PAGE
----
1921
Volume 12, Issue 3
  • ISSN: 0002-9637
  • E-ISSN: 1476-1645
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Abstract

Summary

Studies were conducted with and to ascertain the behavior of Murray Valley encephalitis virus in these two species of mosquitoes and to determine if they could transmit this virus. Virus multiplication was demonstrated in both species of mosquitoes following ingestion of blood from viremic chicks. The multiplication of virus in mosquitoes followed an “eclipse” period during which it could not be detected. The rate of multiplication was similar in both species and the virus increased to approximately the same titer in each, although a higher percentage of became infected.

Specimens of both species of mosquito could transmit the virus after being held for extended periods of time which indicated the possibility that, once infected, they were capable of transmitting the virus for the duration of their lives. Serial transmission was obtained with after short periods of time and by both species after long periods of time.

Transmission experiments by individual feedings of the two species of mosquitoes were conducted. For more precise comparison of the two species they were infected simultaneously, whenever practical, by feeding them on viremic chicks. A total of 317 transmission attempts was made with of which 111 were positive. The mosquitoes were infected by feeding on donor chicks with viremia levels ranging from less than 1.0 log to more than 5.5 logs. The transmission attempts were made following extrinsic incubation periods ranging from 6 to 79 days.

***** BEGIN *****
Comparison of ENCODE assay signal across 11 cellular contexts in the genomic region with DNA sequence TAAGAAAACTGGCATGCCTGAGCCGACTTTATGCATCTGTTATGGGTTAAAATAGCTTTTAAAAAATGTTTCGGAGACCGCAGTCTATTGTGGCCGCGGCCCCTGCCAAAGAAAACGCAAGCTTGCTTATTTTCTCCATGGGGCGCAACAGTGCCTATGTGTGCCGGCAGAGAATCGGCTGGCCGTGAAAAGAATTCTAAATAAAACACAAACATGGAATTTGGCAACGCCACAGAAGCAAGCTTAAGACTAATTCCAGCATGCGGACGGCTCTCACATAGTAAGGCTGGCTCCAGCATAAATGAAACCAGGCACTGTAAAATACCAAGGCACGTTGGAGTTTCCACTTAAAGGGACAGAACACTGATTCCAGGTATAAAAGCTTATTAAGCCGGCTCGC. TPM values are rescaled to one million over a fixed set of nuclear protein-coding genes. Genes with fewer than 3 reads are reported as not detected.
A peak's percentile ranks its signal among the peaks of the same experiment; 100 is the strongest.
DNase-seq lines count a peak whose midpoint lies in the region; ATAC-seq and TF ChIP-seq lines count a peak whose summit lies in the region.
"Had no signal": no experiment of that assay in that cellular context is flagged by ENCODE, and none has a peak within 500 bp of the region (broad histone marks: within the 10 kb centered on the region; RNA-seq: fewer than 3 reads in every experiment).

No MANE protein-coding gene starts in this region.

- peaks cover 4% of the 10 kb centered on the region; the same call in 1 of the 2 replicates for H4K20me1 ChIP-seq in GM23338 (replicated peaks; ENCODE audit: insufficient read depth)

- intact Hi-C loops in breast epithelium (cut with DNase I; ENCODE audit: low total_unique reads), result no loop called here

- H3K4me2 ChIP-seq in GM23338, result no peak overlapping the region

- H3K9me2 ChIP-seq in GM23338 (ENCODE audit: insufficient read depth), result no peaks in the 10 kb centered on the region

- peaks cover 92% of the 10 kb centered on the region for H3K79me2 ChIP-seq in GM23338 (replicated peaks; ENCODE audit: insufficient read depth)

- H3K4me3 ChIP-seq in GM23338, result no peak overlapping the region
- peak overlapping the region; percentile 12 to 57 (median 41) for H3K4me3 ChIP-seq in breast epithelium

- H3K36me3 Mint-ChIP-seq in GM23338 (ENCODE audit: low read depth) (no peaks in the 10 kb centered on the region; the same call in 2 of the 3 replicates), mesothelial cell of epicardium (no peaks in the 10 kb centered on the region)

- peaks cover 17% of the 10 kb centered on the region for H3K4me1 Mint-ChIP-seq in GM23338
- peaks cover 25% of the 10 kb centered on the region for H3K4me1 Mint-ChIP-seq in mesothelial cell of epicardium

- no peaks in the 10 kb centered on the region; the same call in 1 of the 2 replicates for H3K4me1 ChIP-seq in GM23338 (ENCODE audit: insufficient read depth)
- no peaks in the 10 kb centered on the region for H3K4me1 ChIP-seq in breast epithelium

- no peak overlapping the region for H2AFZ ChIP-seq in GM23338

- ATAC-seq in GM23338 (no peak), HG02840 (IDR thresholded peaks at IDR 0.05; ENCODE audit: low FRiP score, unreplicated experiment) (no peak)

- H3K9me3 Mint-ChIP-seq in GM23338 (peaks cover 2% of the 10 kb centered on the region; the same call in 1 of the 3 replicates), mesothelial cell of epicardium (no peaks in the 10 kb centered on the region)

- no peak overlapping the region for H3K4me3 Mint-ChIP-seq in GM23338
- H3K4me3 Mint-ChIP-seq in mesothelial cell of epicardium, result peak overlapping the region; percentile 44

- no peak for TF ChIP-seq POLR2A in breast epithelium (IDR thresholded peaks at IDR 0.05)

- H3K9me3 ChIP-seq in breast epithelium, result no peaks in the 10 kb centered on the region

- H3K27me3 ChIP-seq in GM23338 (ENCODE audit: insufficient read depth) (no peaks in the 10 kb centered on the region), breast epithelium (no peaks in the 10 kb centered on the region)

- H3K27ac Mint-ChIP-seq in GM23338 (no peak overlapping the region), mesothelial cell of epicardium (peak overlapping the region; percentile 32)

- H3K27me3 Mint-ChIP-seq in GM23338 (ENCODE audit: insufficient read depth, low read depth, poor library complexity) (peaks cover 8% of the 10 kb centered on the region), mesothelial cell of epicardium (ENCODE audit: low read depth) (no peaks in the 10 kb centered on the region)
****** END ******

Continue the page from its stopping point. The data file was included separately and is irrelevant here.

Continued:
A total of 351 transmission attempts was made with 56 were positive. The mosquitoes were infected by feeding on donor chicks with viremia levels ranging from less than 1.0 log to more than 5.5 logs. The transmission attempts were made following extrinsic incubation periods ranging from 6 to 62 days. was a much better laboratory vector especially when the combined effects of dosage of virus and various periods of extrinsic incubation are considered.

Two experiments were conducted to determine if Japanese B encephalitis virus could interfere with the transmission of Murray Valley encephalitis virus by infected sequentially. The results are interpreted as having yielded evidence of viral interference.

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/content/journals/10.4269/ajtmh.1963.12.425
1963-05-01
2017-09-22
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